While walking in the South Carolina Botanical Garden, I came across a substantial pile of Elaeagnus recently cut from our woods. My eye was caught by the silvery underside of the leaves flashing in the sun. Elaeagnus have a distinctive form: multiple stems at the base, which shade out other plants, and whip-like, elongated stems above. Battling Elaeagnus, along with English ivy, Chinese privet, and Kudzu, is ongoing in many places, including the SCBG. These plants were all introduced with good intent in the 1800s but rapidly got out of control and became invasive.
Elaeagnus colonizes an area rapidly, spreading by both suckers and seeds. One plant can have up to 20,000 tasty single-seeded drupes scattered far and wide once eaten by birds and mammals. In addition, this plant fixes nitrogen enabling it to colonize even the poorest soils. Once established, Elaeagnus shades out other plants to create a dense monoculture. The lack of plant diversity negatively affects animals who rely on native plants for survival.
The negative environmental impact of Elaeagnus landed it on the South Carolina Exotic Pest Plant Council’s Invasive Species List, and on October 1, 2024, its sale will be banned. You can be a good environmental steward by taking pre-emptive action to remove Elaeagnus from your landscape. Small plants can be hand-pulled. Larger shrubs or trees should be cut, and either an herbicide can be applied or continued cutting will be necessary to stop new sprouts from growing. Once eradicated, replace Elaeagnus with native alternatives. Some excellent native choices include wax myrtle (Morella cerifera), yaupon holly (Ilex vomitoria) or inkberry (Ilex glabra), serviceberry (Amelanchier arborea), dogwoods (Cornus drummondii, C. racemosa or C. obliqua), and black haw (Viburnum prunifolium).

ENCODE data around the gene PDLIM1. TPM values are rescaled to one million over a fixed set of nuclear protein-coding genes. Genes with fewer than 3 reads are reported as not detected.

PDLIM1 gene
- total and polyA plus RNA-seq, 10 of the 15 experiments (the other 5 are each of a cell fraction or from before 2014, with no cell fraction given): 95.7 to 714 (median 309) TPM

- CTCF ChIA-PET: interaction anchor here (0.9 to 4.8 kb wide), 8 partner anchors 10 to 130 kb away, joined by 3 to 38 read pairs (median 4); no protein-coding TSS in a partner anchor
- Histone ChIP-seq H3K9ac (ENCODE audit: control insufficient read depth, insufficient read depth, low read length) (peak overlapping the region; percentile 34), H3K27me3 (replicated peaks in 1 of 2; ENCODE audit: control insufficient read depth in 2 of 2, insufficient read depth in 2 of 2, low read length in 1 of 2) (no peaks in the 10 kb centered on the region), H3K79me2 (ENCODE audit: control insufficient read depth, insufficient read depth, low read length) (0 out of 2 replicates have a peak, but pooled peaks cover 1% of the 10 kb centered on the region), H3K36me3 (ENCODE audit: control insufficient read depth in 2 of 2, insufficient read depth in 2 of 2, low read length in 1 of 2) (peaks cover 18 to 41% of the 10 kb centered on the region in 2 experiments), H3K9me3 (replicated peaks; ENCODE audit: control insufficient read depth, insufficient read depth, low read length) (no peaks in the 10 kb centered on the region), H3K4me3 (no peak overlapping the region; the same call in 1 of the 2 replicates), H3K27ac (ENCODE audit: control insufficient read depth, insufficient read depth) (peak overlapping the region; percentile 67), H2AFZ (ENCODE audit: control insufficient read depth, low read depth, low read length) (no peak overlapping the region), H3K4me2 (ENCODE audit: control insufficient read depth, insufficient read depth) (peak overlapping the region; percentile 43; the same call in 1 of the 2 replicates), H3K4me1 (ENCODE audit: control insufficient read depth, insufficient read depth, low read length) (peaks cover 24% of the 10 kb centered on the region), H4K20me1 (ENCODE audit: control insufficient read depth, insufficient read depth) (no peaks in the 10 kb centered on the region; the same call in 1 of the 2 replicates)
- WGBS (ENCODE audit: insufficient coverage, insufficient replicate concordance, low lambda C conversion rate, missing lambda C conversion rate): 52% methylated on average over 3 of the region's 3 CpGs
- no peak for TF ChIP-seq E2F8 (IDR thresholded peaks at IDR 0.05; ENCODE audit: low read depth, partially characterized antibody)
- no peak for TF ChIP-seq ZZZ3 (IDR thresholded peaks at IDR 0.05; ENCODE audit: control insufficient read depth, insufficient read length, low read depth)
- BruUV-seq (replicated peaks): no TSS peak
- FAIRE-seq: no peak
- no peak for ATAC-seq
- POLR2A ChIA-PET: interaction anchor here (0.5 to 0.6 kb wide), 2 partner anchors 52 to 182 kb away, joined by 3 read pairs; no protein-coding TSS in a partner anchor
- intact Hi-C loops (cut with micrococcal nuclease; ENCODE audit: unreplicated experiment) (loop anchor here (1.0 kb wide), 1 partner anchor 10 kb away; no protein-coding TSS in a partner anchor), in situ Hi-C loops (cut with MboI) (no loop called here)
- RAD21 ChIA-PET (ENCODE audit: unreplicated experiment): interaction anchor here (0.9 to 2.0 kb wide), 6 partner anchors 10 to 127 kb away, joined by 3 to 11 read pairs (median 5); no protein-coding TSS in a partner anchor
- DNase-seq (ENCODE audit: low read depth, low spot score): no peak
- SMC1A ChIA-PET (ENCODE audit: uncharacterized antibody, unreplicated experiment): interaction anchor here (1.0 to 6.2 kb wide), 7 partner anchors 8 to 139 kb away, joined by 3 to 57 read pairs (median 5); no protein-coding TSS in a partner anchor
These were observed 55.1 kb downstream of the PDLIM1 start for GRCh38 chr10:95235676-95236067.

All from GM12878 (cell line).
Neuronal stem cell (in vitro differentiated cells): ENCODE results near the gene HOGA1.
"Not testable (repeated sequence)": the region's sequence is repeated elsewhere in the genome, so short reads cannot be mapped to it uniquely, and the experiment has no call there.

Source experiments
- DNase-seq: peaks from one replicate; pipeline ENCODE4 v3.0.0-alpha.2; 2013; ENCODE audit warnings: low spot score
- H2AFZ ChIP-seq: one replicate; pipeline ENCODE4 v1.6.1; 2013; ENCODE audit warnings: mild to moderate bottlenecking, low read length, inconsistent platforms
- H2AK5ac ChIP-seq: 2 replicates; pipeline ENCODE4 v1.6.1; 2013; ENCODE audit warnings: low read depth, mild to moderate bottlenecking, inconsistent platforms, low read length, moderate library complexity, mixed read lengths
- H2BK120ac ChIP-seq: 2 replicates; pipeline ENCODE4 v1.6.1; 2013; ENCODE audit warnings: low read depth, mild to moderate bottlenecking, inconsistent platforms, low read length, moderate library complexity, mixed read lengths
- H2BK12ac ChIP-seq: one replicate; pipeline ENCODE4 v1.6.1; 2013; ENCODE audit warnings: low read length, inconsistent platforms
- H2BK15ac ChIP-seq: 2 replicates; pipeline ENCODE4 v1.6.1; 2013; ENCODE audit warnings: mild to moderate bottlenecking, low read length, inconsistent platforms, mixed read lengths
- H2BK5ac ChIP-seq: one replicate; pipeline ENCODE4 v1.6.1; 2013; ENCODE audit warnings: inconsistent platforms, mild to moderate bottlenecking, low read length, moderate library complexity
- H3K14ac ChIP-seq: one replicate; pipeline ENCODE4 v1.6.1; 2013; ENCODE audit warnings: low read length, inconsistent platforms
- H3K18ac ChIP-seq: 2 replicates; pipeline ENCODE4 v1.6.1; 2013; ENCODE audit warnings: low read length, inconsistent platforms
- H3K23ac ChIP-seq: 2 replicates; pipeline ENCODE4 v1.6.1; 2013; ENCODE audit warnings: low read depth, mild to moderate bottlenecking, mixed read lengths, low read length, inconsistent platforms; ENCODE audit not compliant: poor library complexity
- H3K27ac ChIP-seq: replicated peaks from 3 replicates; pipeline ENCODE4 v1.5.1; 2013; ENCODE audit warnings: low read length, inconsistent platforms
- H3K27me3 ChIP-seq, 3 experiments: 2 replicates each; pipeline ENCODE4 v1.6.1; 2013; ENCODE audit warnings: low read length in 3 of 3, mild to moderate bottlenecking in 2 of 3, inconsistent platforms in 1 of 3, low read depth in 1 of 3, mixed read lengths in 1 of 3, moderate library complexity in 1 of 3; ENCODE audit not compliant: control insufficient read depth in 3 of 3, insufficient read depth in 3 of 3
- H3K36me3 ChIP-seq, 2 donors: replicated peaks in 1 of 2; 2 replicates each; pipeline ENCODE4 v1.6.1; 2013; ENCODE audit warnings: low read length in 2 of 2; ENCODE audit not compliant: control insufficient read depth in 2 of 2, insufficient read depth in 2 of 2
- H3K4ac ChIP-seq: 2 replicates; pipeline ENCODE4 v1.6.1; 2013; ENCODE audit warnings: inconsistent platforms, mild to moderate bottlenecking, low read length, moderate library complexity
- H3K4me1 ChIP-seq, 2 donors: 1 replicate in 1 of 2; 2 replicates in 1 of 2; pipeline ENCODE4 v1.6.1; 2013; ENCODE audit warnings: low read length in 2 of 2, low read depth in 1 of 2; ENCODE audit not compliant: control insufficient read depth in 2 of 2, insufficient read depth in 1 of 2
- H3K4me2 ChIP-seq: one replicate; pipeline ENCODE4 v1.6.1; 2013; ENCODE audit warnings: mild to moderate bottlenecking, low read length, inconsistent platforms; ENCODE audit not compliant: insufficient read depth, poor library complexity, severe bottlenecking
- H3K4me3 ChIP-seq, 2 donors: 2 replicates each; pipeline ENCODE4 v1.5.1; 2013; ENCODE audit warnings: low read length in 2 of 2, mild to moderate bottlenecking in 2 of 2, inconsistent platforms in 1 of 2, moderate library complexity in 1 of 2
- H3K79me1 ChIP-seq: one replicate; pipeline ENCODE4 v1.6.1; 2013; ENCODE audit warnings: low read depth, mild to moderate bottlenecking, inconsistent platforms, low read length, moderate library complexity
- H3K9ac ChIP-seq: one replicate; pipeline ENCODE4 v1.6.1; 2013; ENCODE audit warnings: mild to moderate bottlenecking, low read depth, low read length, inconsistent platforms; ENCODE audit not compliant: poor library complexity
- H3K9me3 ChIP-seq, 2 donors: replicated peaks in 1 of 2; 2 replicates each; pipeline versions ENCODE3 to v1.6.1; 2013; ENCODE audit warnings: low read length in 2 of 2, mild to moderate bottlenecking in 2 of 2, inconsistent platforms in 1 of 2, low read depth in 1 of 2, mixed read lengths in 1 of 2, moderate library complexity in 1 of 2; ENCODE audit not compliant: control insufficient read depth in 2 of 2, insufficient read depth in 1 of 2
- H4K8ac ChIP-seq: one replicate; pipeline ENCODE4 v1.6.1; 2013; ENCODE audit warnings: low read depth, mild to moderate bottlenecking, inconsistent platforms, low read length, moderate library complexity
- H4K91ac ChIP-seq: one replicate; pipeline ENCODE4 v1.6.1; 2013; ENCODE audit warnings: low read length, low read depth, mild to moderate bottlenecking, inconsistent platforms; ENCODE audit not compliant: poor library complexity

For more information, see Bradford Pear and Elaeagnus to Be Banned From Sale in South Carolina: What Do I Need to Know?